“Park behind that truck, a little over to the right.” We parked and it was time to undress. No sooner had I unzipped my pants, when the Sunday main dinner bell rang. The pants I had worn fell to the ground, bunched at my ankles. I unbuttoned my shirt and tossed it in the back seat of the car. I slipped off my panties and unhooked my bra. I was nak-ed. There was nothing to hide now. I felt a freedom I had never experienced before. There was no need to feel inhibited about my not-so-perfect figure. Nobody cared.

On the way to eat, we noticed that other than nudity, everything seemed to be quite normal. A man turned a shovel of dirt over a water pipe. People waited in line to go to the bathroom. A boy pedaled a bicycle with a towel folded over its seat. A tennis match was underway and a family stretched out on a beach towel, the child combed her doll’s hair. All were nude, but quite unfettered about it. Everyone was white.

A line was forming at the back entrance to the dining hall. We had a few minutes to spare before the second dinner bell would ring so we walked to the shore of the lake and sat on the dock. Playing with a Spiderman rubber raft, January, 4 years old, was oblivious to our presence. In fact, it was hard to get her attention. She was content at playing in the water. “January,” I said. “Do you like it here?” “I like it here,” January said. “It’s OK.” Disgusted, I looked up from the little girl and saw an elderly man, his right leg amputated at the hip, climb out of the water on crutches to join his friends who were absorbed in a game of backgammon on – a blanket.

The second dinner bell rang. It was time to eat. Unaware that we had to wear either a towel or shorts to enter the dining hall, we looked at each other, realizing that we were empty-handed.

A couple observed our predicament and obliged us with a couple of towels they had.

The second dinner bell rang. It was time to eat. Unaware that we had to wear either a towel or shorts to enter the dining hall, we looked at each other, realizing that we were empty-handed.

A couple observed our predicament and obliged us with a couple of towels they had. A woman we had sat next to at dinner said her favorite pastime was to unwind in the 100-degree water of a giant indoor whirlpool. It was in the shape of a four-leaf clover tiled in white and blue.

After dinner, we waited outside on a bench for about a half an hour before a voice on a loud speaker announced that anyone interested in taking a dip in the whirlpool should line up, take a shower and hop in. At least 13 people, of every size and shape, were already in the whirlppol when we got in line.

They adjusted to their places, preferably near a jet. A big man, moving closer, said he “likes the jets. It feels a lot better.

“What’s your name?” I asked. “Fred,” he said, quick to point out that “it doesn’t really matter who you are.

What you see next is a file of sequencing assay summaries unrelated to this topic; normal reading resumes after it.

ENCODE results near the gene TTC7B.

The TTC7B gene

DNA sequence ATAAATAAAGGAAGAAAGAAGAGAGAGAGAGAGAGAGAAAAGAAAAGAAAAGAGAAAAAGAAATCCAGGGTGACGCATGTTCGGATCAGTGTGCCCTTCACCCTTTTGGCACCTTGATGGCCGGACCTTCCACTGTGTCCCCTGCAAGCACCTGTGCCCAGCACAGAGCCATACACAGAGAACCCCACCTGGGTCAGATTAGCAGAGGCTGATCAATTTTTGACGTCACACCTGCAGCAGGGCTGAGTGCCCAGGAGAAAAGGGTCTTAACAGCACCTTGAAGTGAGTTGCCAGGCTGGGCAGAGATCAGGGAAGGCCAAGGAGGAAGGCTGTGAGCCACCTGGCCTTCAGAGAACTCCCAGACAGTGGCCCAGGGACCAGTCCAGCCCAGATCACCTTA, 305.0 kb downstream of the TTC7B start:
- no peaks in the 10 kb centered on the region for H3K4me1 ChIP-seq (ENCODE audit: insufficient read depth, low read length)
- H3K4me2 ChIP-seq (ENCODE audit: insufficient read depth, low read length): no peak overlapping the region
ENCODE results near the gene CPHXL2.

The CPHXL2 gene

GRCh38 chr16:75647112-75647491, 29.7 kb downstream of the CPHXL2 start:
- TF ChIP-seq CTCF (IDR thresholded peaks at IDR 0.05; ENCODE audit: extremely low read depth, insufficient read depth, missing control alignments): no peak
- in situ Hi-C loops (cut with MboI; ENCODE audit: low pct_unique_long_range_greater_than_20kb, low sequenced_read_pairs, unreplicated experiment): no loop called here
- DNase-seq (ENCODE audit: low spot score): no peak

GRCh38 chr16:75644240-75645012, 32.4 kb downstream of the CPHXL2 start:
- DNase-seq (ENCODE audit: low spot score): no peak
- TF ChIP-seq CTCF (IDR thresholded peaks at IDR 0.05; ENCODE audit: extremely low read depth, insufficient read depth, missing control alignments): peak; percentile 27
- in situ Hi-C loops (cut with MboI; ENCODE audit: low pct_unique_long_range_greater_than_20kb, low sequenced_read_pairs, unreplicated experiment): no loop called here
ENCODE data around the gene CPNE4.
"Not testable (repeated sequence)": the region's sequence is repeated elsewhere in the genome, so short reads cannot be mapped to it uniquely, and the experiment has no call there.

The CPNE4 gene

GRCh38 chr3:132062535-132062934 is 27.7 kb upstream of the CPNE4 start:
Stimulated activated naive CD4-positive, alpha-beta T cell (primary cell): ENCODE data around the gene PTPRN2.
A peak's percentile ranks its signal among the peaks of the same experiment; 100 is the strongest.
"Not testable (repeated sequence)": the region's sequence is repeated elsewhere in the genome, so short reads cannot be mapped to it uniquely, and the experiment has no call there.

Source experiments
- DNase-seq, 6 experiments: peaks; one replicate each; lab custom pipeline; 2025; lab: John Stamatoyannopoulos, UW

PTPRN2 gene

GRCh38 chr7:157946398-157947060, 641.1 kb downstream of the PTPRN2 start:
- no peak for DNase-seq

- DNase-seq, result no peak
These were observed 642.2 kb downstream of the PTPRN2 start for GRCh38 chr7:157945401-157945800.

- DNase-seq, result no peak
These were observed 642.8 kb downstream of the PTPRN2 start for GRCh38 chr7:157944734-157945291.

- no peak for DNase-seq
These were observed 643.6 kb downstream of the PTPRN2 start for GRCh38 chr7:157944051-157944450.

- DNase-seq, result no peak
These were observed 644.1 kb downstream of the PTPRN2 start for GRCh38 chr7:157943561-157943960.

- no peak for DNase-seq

Fred was amiable, a jolly man, no less than eager to join in conversation with strangers. He must have prized himself on retaining a youthful appearance when we underestimated his age by 20 years.

“I’m 80.” Fred said, attributing his prime health to a life free of drugs and smoking.

A retired engineer with Continental Motors Corp. in Detroit, Fred said he would not trade his life as a nudist for anything.

“This is paradise,” said Fred, a 15-year resident of Como. During his first nudist experience at a Michigan resort in Battle Creek, Fred said he was startled to see three nude girls. “Suddenly, I turned around and they were standing right alongside of me, brown as a berry. I kind of (he paused to imitate a wide-eyed look of astonishment) began to realize, I’m nude myself.” Fred chuckled about how silly that seems now.

In fact, Fred was extraordinarily candid about his life as a nudist. “Nobody gives a damn who you are or what you are. The minute you come through the gate, you and I have something in common. We’re nudists.

Just like two golfers, they’ve got golf to talk about.” Fred’s motto about the human body is ‘it’s nothing to be ashamed of, but plenty to be proud of.’

It took him all summer, however, to convince a woman of his views on nudism.

“She was a big heavy set girl,” Fred said.

“She’d come here with her boyfriend, one of those dyed-in-the-wool fishermen, and sat in that car fully dressed for at least two months, and in the summertime, it gets pretty darn warm in the sun. One day, I saw her sitting in the car and went up to her in the nude and said, Why don’t you get with the group so you can be with your boyfriend?”

She said, “No sir.” A few weeks later, I was getting a drink of water and there she was with all her clothes on, looking across the lake. I walked up behind her and said, ‘You know, I think the world’s greatest people are nudists. She turned around and said, By golly, if that ain’t the naked truth.

Today, Fred said, “She gets the biggest kick out of her dumbness for sitting in the car the entire summer. Now she can’t wait to get here.

There was hardly a word to squeeze in.

Fred had a lot more to say. He said a couple had dated for several months before either of them found out the other was a member of Lake Como. Fred said the woman finally broke down and admitted to her boyfriend that she was a nudist when he insisted to know the reason he could not have a weekend date. She said,”If that’s the case, I might as well tell you. I’m a nudist and I go to Como on weekends, and he said, Why in the hell didn’t you tell me? I’m a member of Como, too.”